This statement shows that the Court of Appeal initially made a similarity evaluation between the marks subject to trademark within the scope of the Article 8/1-b of the decree law numbered 556 regarding the trademarks in dispute.
The verdict further stated that using marks that are identical or similar to the well-known trademark of TWIST in different goods and services only does not allow benefiting from protection within the scope of Article 8/4 of the decree law numbered 556, on the other hand it also stated that the likelihood of trademark dilution should be sought. Eventually, the Court of Cassation ruled for the dismissal of action
"...based on the grounds of the fact that 'dried nuts and dried fruits' involved in the scope of the defendant's application and 'clothing and textile materials' in which trademarks belonging to the plaintiff are well-known are completely different from one another, that it is not possible for the defendant's application to take unfair advantage of the recognition of the plaintiff's trademarks, to exploit them, to disrupt their reputation or to bear consequences that would potentially cause any impairment in distinctive character of the plaintiff's well-known trademarks, i.e. to dilute them, and that the conditions of rejection regulated in Articles 7/1-b, 8/1-b and 8/4 of the decree law numbered 556 did not realize with respect to the application of the defendant..."
Consequently, when well-known trademarks are used for different goods and services, one can observe the fact that the concept of "dilution" rises into prominence. In the quoted decision, the Court of Cassation also stated that at least one of the conditions for trademark dilution must be occurred or likelihood of occurrence of the said conditions must be present. Even though there are established Court of Cassation practices (e.g. General Assembly of Civil Chambers, D. 08.04.2015, M. 2013/11-1885, D. 2015/1161) that are in the opinion of that the owner of the mark that is the subject of application may get the chance to take unfair advantage of the reputation of the plaintiff's well-known trademark in cases where a mark that is identical or similar to a plaintiff's well-known trademark, even if it is in different goods or services that is, gets registered as a trademark, the Court of Appeal reached the conclusion that conditions of dilution were not present for marks that are in dispute in the abovementioned verdict. Accordingly, one can observe the fact that a trademark that is both well-known and highly distinctive will not lead to acquiring direct protection in terms of goods and services of different classes.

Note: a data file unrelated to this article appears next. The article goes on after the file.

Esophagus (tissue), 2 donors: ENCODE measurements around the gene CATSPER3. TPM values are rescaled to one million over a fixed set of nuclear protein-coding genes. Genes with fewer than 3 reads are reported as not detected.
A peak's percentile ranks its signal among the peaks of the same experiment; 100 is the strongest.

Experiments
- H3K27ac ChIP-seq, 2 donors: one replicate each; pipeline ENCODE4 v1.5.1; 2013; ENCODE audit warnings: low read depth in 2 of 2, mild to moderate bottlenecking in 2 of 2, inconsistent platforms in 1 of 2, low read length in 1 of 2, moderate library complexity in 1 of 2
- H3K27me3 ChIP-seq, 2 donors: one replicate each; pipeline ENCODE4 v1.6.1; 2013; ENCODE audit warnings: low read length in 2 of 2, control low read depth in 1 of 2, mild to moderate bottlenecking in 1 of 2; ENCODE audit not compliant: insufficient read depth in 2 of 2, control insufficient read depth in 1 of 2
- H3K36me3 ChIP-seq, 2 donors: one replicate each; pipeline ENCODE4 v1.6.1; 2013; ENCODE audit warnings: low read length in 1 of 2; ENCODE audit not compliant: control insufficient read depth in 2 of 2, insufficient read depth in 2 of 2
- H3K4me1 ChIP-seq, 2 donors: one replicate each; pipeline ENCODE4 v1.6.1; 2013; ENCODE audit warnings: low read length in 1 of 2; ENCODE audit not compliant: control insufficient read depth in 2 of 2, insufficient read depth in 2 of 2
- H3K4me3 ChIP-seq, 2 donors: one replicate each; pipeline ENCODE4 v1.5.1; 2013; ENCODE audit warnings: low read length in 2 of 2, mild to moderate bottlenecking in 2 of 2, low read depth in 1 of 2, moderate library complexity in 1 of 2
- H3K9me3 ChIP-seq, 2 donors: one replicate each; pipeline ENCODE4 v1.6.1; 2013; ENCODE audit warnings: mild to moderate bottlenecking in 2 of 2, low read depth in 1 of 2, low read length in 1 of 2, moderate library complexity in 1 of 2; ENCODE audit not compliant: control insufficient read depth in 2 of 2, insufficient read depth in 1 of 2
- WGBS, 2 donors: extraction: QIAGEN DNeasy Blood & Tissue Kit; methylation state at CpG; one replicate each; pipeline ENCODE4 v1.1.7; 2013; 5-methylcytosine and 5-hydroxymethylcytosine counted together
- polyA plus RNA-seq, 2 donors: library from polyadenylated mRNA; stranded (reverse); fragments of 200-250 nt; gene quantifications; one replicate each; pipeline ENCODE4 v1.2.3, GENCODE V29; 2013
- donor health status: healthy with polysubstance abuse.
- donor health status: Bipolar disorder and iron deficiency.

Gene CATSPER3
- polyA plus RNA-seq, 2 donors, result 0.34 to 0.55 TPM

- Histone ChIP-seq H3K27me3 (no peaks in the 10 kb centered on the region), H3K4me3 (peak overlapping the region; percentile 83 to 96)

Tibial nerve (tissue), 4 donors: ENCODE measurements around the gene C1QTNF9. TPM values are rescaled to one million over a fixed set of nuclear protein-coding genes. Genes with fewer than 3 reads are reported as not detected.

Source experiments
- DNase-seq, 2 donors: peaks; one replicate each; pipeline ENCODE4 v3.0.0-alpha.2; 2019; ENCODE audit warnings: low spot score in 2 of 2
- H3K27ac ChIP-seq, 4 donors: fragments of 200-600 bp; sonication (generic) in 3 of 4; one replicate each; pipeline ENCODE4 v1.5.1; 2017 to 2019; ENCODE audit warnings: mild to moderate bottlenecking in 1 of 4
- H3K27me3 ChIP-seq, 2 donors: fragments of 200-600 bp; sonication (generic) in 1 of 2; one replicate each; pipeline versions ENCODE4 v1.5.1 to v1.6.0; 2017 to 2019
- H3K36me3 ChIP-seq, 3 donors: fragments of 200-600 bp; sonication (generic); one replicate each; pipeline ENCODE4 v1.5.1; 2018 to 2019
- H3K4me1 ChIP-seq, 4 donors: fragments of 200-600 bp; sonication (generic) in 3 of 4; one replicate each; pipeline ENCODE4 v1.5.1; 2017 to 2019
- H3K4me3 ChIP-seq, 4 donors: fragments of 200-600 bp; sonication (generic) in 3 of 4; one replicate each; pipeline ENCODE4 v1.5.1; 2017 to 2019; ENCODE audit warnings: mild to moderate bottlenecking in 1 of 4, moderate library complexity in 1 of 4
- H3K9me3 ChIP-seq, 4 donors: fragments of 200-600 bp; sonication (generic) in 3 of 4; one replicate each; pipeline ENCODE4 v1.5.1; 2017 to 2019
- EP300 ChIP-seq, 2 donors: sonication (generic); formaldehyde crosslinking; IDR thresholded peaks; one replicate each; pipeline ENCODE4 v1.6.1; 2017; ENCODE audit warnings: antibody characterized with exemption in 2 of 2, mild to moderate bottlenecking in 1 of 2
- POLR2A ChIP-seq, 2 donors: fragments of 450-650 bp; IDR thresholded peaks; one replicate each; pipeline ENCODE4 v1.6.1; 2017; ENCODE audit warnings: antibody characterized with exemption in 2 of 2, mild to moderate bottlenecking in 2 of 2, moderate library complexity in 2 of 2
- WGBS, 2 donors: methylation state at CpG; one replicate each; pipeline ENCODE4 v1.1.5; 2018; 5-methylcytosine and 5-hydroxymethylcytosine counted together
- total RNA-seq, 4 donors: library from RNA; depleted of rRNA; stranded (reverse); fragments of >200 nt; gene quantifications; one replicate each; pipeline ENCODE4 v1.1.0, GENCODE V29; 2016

The content of this article is intended to provide a general guide to the subject matter. Specialist advice should be sought about your specific circumstances.